The back of the head is typically called the occiput or occipital bone. But anatomically this is inaccurate as only the lower central part of the back of the head is the occipital bone. Much of the back of the head is the parietal bone which lies above the inverted v-shaped lambdoid sutures.
Appreciating the location of the occipital bone can be seen when a patient presents that has true occipital bone hypertrophy. This causes a very distinct protrusion on the lower back of the head which emanates onward from the lambdoidal suture line. The location of the suture line can actually be seen as the transition between the lower occipital bone and the more superior paired parietal bones. Why an isolated occipital bone protrusion occurs is not known but it does not appear to be related to malformations of the lambdoid sutures.
The key surgical question is not whether the occipital bone protrusion can be reduced but whether it can be done so with a complete resolution to a normal looking head shape. A lateral skull film will allow a preoperative assessment to be done looking at the thickness of the bone, knowing that preservation of the inner cortical bone layer needs to be done.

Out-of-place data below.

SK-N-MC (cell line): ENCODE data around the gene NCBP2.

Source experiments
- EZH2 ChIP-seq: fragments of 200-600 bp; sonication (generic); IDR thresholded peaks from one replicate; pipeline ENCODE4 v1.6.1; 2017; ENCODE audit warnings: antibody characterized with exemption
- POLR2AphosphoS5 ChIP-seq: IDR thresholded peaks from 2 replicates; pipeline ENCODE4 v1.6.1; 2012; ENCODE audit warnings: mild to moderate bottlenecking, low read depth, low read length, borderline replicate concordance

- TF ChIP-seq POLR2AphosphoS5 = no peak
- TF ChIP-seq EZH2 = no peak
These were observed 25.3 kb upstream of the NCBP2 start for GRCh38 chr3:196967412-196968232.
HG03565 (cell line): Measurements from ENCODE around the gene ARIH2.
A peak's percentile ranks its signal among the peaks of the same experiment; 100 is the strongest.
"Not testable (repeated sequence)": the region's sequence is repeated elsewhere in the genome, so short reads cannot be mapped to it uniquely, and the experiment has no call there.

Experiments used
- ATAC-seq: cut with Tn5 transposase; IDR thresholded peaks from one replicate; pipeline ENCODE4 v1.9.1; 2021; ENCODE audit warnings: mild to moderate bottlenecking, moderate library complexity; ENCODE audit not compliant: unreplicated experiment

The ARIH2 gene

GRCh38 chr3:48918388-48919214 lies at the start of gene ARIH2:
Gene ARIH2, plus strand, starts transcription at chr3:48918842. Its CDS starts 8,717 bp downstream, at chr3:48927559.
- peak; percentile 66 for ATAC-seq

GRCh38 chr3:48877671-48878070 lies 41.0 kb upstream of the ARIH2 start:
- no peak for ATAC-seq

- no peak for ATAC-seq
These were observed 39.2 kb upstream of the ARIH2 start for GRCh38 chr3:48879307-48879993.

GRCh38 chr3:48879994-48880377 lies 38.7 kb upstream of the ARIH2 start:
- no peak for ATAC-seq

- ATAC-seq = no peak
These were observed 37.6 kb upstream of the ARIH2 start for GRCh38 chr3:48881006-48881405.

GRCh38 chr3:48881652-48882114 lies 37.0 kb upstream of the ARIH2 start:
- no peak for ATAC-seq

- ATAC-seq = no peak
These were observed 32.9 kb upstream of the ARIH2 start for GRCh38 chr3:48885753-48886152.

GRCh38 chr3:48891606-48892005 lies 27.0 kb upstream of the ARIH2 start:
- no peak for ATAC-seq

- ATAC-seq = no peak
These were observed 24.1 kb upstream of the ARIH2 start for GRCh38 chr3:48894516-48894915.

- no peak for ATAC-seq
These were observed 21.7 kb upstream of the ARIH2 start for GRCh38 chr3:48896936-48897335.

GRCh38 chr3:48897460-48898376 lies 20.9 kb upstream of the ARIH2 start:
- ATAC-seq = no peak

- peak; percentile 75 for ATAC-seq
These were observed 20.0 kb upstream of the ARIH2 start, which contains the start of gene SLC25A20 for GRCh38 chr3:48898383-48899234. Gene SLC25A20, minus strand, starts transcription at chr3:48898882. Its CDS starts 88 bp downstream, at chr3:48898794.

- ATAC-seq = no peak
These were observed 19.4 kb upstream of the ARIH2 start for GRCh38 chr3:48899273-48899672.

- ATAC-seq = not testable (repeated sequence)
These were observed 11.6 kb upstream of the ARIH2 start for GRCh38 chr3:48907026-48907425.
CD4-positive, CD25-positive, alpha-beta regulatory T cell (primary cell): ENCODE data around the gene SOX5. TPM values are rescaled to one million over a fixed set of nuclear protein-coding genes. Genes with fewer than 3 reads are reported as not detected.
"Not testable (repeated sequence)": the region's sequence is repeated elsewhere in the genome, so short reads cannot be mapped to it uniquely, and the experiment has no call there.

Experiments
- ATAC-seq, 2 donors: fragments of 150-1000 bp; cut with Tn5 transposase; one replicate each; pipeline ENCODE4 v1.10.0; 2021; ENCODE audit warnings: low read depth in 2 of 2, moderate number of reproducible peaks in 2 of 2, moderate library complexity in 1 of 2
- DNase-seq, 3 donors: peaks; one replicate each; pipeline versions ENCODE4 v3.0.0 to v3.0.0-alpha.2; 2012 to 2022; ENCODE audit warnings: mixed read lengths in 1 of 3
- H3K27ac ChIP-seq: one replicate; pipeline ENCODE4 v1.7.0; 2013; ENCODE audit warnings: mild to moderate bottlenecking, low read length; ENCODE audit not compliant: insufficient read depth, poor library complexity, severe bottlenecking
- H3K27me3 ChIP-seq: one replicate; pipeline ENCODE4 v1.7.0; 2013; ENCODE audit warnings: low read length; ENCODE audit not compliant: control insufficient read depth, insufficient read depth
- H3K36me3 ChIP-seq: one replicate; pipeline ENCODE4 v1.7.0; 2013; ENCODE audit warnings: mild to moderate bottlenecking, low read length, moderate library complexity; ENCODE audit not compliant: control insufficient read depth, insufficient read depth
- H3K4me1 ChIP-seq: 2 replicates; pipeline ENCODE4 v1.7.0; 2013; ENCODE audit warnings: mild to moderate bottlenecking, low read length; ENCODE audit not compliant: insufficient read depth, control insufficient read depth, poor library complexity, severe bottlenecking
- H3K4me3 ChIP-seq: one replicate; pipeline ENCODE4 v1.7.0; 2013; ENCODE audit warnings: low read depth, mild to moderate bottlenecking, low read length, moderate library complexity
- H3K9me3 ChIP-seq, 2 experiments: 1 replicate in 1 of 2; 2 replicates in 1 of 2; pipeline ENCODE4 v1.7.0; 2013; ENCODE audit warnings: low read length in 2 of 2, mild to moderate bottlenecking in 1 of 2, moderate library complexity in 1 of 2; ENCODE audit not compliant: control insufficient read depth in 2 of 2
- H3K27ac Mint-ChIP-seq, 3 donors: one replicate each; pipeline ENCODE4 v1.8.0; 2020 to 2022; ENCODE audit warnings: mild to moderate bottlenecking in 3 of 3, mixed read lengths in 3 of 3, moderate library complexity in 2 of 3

In reducing the occipital bone expect a large amount of bone dust to be created. This is the equivalent of harvesting a large outer cortical table skull bone graft…but in very miniaturized particles. Scraping out the bone dust as the burring reduction is being done requires frequently starting and stopping to do so. And it is important to thoroughly rinse out all loose bone dust at the end.
When closing the scalp incision over a large occipital bone reduction it is important to check for any scalp redundancy. It may be necessary to remove some scalp from the superior side of the incision to avoid the potential for a soft tissue scalp roll to remain when it heals. When both the protruding bone and any scalp excess is removed a good head reshaping result can be obtained.
The occipital bone, by virtue of its location and numerous muscular attachments, is the thickest of all the skull bones. More bone reduction is possible there than, for example, on the front of the skull. (forehead) So substantial occipital skull bone protrusion is always possible.
Dr. Barry Eppley